Wednesday, May 29, 2013

Finding Art & Nature in Sydney

Stepping outside of our familiar space and going somewhere new, or somewhere we haven't been for a while can be a great way to spark new ideas and gain new perspectives. Last week I took an impromptu trip to Sydney looking for art and writing inspiration. Here is what I found...


Sydney Writers Festival

On the backdrop of the old wharves at Walsh Bay I found myself wandering through the crowds, and pausing in cavernous rooms with one meter thick concrete beams running across the ceiling (were they keeping whales upstairs?), engrossed by a panel of speakers talking about what stories we should tell our children. Chris Sarra said that we should simply tell them how great they are and that they can do anything, every child has potential. Stephanie Alexander expressed her steadfast belief in the importance of learning about the world through growing and cooking. Witty Richard Gill discussed the importance of the arts, particularly music as the foundation to learning. The arts provide abstract learning, things are not described but experienced in this approach to engaging with the world.

A gorgeous art installation to get you in the mood for reading,
hung on the frame of a the classic hills hoist.

There was a bit of a garden theme running
through the festival.
The Vegie Patch truck,
complete with boxes of herbs kept
punters tummies full.

An idea that could easily be applied to a
wall in a backyard.




Why Drawing is Terrifying?

Really this was just a catchy heading for a public talk at The College of Fine Arts in Paddington. Of the panel of four speakers, Peter Sharp, Leslie Rice, Emma Robertson and Tim Silver, only Tim admitted to being terrified. As he was the youngest, I can only hope that it is an affliction overcome as we grow older and wiser. I find those white papers that we all begin with the biggest hurdle. Once I make the first mark I usually forget what it was that scared me.

I took a class with Peter in painting during my COFA years. He is one of those lecturers who offers some valuable insights. He told me that I love paint, he could see that, and so to keep on painting. He could also see my need to battle with self confidence in order to pursue being an artist. I am still working on that one.

Nature as author. This is one of the ideas he explored in his talk. An example given was some delicate beautiful works on paper made by simply letting a snow ball melt on the surface, leaving behind marks made by the impurities in the snow. Another work placed a pad of paper in front of a tree, attached a pencil to the end of a tree branch and let the wind move the pencil over the paper. Tree drawing.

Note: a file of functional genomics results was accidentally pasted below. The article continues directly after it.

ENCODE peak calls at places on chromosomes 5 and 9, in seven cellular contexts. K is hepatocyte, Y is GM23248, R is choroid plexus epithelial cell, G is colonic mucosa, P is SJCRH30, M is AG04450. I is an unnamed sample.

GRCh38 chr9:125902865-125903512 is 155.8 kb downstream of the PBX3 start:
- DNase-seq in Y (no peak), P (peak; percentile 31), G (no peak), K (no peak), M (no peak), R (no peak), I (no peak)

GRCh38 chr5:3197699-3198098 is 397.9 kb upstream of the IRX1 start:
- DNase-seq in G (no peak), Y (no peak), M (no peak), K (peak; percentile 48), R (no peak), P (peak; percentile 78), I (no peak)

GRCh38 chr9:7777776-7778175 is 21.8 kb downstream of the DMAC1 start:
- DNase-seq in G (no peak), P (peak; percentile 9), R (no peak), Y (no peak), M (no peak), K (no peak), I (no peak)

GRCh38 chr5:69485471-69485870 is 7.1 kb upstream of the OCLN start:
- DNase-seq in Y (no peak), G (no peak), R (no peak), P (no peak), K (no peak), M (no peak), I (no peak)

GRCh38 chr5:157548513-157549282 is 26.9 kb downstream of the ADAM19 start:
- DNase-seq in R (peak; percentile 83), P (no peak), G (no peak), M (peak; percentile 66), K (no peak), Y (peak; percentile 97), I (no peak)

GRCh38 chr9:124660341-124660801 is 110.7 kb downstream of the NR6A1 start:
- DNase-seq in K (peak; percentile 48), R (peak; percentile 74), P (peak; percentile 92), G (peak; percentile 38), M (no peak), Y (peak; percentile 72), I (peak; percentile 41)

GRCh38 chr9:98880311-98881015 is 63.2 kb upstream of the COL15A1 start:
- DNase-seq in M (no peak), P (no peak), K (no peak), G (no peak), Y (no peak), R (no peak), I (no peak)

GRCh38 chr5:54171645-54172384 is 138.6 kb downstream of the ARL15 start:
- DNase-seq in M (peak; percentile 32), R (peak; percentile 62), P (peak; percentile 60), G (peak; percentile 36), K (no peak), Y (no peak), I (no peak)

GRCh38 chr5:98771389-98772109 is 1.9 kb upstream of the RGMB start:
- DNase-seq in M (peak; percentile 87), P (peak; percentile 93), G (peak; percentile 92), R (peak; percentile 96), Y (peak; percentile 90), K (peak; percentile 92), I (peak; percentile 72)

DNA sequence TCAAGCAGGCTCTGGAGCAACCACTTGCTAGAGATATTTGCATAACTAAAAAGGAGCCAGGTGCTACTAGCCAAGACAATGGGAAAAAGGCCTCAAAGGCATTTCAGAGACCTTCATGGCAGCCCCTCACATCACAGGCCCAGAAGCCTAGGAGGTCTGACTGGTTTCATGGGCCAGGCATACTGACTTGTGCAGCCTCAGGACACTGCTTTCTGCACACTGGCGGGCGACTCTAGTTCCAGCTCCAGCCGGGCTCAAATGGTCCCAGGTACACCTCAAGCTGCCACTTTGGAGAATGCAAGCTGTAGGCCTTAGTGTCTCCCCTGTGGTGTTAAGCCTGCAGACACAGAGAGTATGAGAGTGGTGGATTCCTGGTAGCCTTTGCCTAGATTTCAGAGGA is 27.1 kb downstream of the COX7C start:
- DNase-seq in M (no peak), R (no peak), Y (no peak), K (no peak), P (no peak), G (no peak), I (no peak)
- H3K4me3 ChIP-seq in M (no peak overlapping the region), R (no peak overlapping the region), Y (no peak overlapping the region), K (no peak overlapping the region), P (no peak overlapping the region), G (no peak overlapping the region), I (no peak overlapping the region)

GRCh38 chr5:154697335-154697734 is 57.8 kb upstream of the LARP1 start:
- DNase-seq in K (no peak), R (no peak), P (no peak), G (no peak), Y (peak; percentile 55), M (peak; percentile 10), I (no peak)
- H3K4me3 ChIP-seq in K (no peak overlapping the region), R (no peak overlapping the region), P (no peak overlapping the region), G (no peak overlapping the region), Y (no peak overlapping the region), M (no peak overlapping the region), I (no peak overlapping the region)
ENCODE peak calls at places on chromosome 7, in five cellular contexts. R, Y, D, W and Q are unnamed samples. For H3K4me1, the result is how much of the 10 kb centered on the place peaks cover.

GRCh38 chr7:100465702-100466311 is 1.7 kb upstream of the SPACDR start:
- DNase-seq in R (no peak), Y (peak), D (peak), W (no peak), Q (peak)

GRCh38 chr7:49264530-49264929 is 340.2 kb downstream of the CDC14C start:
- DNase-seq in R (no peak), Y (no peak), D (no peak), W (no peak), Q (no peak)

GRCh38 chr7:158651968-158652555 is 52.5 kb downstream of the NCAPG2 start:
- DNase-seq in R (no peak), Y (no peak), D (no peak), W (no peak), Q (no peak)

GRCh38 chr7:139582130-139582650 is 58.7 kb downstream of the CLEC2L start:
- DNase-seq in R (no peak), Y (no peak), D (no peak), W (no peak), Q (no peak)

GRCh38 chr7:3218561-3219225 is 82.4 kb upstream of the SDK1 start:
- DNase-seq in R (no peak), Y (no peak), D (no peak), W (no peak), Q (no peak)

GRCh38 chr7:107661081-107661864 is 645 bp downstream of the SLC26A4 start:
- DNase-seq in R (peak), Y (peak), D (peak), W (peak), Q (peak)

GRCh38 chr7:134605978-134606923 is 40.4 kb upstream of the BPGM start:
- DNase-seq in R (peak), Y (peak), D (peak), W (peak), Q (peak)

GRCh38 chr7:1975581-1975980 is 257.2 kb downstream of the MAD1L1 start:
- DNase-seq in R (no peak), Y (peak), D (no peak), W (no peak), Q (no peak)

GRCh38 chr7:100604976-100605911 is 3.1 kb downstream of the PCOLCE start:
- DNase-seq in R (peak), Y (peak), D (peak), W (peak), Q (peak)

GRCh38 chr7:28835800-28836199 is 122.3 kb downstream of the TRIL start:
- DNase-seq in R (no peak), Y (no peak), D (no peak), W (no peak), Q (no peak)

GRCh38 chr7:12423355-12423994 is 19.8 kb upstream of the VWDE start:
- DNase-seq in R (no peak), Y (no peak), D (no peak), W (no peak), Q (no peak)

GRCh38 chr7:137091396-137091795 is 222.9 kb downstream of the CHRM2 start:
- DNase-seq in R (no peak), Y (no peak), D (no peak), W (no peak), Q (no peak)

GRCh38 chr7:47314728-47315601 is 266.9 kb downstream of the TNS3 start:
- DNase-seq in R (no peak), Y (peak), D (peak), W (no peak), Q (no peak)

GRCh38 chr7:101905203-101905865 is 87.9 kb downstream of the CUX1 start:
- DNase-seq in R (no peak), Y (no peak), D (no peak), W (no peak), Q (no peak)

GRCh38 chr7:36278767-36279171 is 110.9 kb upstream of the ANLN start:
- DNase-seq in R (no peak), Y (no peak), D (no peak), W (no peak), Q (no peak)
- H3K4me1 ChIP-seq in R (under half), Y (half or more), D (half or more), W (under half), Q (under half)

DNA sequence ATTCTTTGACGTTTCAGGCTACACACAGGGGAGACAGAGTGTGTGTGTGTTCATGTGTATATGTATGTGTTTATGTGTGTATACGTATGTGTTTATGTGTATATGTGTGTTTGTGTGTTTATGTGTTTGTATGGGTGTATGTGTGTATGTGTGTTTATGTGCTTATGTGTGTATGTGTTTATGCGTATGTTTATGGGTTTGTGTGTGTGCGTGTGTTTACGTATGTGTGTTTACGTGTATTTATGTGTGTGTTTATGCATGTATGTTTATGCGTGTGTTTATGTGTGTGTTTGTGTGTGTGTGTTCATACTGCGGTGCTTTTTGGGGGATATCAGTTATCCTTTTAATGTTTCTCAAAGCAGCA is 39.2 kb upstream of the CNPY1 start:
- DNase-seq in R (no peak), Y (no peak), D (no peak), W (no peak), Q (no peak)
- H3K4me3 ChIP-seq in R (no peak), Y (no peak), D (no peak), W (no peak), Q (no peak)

In his own work, Peter uses drawing as a way of stepping into and understanding the landscape. Over the past 20 years he has pursued an affection for the arid Fowlers Gap in western NSW. He is only just beginning to work out how to draw this landscape, spending hours at a time wandering with charcoal and paper in hand as his interpretative tools. It is in this state that he looses his sense of self and more or less enters the landscape.

For Emma Robertson drawing is both a problem solving tool and a universal method of communication that overcomes all language barriers. She completed a residency at the Sydney Botanic Gardens in 2008 that explored Australia's Endangered plant species in a series of hauntingly beautiful works.

Stanmore Rooftops

 

A quick sketch of the sea of buildings in inner west Sydney,
a place where I rented flats installed in old mansions with dodgy wiring during my uni years.

 



 Going Home...



Bird man in Circular Quay. A passer-by asked 'Why are they so attracted to him?'
A man at home with nature in a bustling city.
 

Sunset over the Parramatta River from the window of the train.

Dreaming on the way home... the view out of the train window with reflection.
Light drawings.

Thursday, May 23, 2013

Communities Growing Together: Cessnock Community Garden